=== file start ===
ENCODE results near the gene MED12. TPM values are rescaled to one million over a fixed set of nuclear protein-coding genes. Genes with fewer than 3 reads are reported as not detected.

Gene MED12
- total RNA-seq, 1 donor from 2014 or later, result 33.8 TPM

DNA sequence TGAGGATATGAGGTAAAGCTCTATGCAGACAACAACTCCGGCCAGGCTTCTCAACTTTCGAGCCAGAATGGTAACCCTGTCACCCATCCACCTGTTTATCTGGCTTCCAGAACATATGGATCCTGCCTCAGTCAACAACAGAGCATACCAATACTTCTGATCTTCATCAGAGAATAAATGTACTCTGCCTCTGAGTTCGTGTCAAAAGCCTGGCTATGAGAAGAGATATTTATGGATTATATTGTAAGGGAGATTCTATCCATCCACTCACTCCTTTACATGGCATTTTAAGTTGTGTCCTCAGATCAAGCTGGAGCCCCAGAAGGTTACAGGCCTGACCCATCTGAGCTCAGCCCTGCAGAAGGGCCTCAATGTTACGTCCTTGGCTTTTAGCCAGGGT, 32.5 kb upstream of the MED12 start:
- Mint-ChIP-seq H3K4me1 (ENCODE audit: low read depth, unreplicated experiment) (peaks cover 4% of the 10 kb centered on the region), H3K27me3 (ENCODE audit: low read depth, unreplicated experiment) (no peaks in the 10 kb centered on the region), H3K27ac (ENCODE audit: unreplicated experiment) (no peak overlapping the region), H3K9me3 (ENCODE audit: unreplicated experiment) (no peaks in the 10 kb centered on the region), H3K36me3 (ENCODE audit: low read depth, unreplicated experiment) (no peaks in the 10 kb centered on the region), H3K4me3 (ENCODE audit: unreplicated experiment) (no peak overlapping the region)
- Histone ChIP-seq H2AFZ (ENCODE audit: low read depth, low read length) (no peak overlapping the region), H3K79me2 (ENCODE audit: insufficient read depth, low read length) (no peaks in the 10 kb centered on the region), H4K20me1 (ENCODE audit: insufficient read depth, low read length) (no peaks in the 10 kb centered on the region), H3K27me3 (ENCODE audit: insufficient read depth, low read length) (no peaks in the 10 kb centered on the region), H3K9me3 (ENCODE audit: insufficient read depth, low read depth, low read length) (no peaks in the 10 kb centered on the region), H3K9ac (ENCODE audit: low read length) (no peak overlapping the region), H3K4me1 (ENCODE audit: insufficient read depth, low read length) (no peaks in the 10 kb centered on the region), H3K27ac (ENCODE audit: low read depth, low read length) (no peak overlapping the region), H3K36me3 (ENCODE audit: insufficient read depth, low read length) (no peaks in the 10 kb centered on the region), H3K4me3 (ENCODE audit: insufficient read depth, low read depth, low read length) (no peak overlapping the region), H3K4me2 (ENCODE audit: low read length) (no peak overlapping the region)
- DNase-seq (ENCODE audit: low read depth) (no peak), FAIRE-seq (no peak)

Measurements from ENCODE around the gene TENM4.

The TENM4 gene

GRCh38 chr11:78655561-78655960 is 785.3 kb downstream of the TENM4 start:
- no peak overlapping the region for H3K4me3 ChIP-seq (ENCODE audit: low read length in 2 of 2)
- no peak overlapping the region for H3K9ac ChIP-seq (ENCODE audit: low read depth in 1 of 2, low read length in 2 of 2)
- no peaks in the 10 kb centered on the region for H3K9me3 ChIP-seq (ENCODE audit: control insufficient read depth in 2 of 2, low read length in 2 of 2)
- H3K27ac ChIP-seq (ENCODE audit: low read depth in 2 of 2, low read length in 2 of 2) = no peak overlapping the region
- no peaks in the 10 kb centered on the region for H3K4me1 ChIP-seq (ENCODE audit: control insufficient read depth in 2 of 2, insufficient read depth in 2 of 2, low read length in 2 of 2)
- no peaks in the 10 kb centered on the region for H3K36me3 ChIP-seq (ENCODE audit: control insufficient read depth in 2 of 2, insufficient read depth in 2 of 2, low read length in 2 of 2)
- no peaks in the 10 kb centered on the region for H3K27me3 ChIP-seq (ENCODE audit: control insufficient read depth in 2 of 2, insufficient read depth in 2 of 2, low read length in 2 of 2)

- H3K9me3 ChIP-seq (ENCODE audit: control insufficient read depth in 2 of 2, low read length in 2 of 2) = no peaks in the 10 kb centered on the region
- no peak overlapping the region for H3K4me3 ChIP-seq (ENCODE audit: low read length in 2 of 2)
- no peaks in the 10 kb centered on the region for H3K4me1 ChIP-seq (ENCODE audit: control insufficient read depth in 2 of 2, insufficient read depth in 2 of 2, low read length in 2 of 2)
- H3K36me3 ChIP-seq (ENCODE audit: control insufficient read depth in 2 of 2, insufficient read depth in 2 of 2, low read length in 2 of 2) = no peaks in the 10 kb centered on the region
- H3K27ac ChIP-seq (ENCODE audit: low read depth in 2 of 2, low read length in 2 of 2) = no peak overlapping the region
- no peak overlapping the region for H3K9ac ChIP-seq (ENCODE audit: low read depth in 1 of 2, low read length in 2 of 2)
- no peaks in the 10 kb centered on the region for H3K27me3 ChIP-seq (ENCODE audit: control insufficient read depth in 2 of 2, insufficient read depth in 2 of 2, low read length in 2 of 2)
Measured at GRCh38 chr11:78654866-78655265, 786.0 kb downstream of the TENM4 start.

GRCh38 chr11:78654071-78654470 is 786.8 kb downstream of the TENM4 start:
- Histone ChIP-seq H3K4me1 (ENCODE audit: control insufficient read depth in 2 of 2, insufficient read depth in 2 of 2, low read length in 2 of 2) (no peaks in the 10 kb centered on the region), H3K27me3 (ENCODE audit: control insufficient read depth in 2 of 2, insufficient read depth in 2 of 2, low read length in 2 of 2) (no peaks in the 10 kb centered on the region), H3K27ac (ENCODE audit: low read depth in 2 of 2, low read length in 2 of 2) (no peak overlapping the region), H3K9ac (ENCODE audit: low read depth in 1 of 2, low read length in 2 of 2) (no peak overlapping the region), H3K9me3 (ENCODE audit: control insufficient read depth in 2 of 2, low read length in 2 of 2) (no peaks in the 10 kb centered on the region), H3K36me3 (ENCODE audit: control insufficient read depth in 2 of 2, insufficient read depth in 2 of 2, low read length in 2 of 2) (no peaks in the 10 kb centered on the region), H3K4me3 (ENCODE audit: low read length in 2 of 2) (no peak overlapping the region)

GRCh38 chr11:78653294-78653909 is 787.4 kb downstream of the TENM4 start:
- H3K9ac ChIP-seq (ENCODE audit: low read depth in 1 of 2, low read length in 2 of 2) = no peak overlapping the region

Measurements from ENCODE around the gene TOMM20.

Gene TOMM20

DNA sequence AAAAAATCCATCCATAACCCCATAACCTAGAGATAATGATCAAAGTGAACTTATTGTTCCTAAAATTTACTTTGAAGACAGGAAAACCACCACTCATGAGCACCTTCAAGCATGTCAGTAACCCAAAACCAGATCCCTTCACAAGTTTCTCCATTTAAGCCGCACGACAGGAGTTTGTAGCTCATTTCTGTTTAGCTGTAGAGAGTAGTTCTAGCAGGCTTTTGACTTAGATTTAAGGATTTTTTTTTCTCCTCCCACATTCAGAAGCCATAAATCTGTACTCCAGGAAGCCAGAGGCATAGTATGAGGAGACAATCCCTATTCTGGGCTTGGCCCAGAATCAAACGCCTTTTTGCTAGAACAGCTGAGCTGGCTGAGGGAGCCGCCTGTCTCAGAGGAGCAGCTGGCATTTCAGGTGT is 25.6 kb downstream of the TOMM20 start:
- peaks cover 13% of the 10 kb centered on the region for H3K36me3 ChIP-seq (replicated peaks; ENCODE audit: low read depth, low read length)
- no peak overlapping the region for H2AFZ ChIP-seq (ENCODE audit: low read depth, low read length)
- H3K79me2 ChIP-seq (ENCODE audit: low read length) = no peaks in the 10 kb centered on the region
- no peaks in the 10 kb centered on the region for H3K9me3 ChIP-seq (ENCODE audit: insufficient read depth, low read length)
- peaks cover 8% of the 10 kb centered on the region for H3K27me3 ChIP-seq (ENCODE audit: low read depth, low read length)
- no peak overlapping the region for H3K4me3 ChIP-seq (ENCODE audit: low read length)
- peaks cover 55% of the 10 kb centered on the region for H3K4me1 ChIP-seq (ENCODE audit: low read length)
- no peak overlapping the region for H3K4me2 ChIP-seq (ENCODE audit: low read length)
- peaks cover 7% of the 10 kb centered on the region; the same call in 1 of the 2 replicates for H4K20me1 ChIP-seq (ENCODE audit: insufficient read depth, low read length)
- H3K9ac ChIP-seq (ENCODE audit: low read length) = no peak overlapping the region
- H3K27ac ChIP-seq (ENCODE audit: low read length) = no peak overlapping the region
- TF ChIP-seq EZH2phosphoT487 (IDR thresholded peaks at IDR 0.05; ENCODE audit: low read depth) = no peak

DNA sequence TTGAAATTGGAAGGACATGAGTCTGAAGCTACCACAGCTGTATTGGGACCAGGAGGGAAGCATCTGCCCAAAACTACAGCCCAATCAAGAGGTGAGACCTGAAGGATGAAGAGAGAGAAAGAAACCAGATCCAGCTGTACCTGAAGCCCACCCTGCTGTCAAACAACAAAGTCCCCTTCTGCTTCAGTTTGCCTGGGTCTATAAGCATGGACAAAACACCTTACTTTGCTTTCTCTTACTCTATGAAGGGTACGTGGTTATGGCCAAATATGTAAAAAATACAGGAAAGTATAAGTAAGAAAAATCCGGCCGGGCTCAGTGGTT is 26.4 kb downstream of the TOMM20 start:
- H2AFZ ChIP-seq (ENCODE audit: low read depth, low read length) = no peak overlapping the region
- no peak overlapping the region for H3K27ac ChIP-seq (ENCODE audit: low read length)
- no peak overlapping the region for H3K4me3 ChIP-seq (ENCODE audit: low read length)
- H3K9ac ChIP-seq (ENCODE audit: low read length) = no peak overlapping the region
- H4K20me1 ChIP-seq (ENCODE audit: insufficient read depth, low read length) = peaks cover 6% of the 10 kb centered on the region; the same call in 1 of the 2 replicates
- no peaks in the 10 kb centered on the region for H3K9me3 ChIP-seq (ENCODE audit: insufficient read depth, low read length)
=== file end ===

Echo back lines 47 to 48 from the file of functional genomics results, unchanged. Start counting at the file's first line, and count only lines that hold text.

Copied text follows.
- no peak overlapping the region for H3K27ac ChIP-seq (ENCODE audit: low read length)
- no peak overlapping the region for H3K4me3 ChIP-seq (ENCODE audit: low read length)